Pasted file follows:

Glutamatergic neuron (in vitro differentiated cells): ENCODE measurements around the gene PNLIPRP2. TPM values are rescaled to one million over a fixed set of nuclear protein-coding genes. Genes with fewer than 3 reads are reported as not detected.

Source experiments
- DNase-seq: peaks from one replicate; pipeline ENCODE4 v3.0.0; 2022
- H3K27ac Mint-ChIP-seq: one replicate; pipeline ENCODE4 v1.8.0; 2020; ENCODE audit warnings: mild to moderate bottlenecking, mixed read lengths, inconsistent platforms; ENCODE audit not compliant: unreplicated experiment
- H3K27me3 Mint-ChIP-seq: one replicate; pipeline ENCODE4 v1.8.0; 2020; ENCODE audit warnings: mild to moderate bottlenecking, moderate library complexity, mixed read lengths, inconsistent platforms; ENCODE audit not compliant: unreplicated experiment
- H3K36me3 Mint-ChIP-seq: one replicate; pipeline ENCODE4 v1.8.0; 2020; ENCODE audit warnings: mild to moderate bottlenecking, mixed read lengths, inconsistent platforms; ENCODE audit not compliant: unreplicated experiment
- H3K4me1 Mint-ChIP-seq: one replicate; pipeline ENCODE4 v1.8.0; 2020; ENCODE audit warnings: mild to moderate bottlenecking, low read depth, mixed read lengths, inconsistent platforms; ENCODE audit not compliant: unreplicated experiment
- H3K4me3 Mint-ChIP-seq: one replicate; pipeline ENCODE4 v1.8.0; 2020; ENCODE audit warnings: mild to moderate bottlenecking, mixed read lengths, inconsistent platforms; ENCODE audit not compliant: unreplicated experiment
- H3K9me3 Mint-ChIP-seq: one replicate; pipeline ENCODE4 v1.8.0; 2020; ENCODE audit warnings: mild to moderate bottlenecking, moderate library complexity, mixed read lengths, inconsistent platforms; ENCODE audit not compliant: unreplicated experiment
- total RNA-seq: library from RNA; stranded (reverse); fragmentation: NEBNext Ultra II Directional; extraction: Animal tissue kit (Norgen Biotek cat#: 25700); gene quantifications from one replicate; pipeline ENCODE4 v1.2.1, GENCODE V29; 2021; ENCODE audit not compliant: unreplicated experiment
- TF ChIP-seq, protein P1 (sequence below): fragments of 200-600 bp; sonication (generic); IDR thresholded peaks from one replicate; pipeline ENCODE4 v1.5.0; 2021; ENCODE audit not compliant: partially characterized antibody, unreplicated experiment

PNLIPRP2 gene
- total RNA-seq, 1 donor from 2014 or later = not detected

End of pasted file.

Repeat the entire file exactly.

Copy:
Glutamatergic neuron (in vitro differentiated cells): ENCODE measurements around the gene PNLIPRP2. TPM values are rescaled to one million over a fixed set of nuclear protein-coding genes. Genes with fewer than 3 reads are reported as not detected.

Source experiments
- DNase-seq: peaks from one replicate; pipeline ENCODE4 v3.0.0; 2022
- H3K27ac Mint-ChIP-seq: one replicate; pipeline ENCODE4 v1.8.0; 2020; ENCODE audit warnings: mild to moderate bottlenecking, mixed read lengths, inconsistent platforms; ENCODE audit not compliant: unreplicated experiment
- H3K27me3 Mint-ChIP-seq: one replicate; pipeline ENCODE4 v1.8.0; 2020; ENCODE audit warnings: mild to moderate bottlenecking, moderate library complexity, mixed read lengths, inconsistent platforms; ENCODE audit not compliant: unreplicated experiment
- H3K36me3 Mint-ChIP-seq: one replicate; pipeline ENCODE4 v1.8.0; 2020; ENCODE audit warnings: mild to moderate bottlenecking, mixed read lengths, inconsistent platforms; ENCODE audit not compliant: unreplicated experiment
- H3K4me1 Mint-ChIP-seq: one replicate; pipeline ENCODE4 v1.8.0; 2020; ENCODE audit warnings: mild to moderate bottlenecking, low read depth, mixed read lengths, inconsistent platforms; ENCODE audit not compliant: unreplicated experiment
- H3K4me3 Mint-ChIP-seq: one replicate; pipeline ENCODE4 v1.8.0; 2020; ENCODE audit warnings: mild to moderate bottlenecking, mixed read lengths, inconsistent platforms; ENCODE audit not compliant: unreplicated experiment
- H3K9me3 Mint-ChIP-seq: one replicate; pipeline ENCODE4 v1.8.0; 2020; ENCODE audit warnings: mild to moderate bottlenecking, moderate library complexity, mixed read lengths, inconsistent platforms; ENCODE audit not compliant: unreplicated experiment
- total RNA-seq: library from RNA; stranded (reverse); fragmentation: NEBNext Ultra II Directional; extraction: Animal tissue kit (Norgen Biotek cat#: 25700); gene quantifications from one replicate; pipeline ENCODE4 v1.2.1, GENCODE V29; 2021; ENCODE audit not compliant: unreplicated experiment
- TF ChIP-seq, protein P1 (sequence below): fragments of 200-600 bp; sonication (generic); IDR thresholded peaks from one replicate; pipeline ENCODE4 v1.5.0; 2021; ENCODE audit not compliant: partially characterized antibody, unreplicated experiment

PNLIPRP2 gene
- total RNA-seq, 1 donor from 2014 or later = not detected